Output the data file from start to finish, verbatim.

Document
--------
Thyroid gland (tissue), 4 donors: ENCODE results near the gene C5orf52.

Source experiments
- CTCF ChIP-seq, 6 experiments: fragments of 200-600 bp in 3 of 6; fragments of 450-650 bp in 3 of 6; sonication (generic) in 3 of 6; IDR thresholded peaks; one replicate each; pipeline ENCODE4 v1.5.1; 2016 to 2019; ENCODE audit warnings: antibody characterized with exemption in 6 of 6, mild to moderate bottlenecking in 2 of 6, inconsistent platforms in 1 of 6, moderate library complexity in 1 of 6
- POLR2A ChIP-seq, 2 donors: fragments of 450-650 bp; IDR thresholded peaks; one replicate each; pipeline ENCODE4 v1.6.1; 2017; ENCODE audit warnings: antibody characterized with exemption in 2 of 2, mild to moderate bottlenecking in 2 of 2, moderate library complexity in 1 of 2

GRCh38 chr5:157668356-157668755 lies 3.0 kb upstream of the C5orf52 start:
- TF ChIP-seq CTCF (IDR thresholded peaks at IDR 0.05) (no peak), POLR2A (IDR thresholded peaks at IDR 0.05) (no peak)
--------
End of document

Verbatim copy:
Thyroid gland (tissue), 4 donors: ENCODE results near the gene C5orf52.

Source experiments
- CTCF ChIP-seq, 6 experiments: fragments of 200-600 bp in 3 of 6; fragments of 450-650 bp in 3 of 6; sonication (generic) in 3 of 6; IDR thresholded peaks; one replicate each; pipeline ENCODE4 v1.5.1; 2016 to 2019; ENCODE audit warnings: antibody characterized with exemption in 6 of 6, mild to moderate bottlenecking in 2 of 6, inconsistent platforms in 1 of 6, moderate library complexity in 1 of 6
- POLR2A ChIP-seq, 2 donors: fragments of 450-650 bp; IDR thresholded peaks; one replicate each; pipeline ENCODE4 v1.6.1; 2017; ENCODE audit warnings: antibody characterized with exemption in 2 of 2, mild to moderate bottlenecking in 2 of 2, moderate library complexity in 1 of 2

GRCh38 chr5:157668356-157668755 lies 3.0 kb upstream of the C5orf52 start:
- TF ChIP-seq CTCF (IDR thresholded peaks at IDR 0.05) (no peak), POLR2A (IDR thresholded peaks at IDR 0.05) (no peak)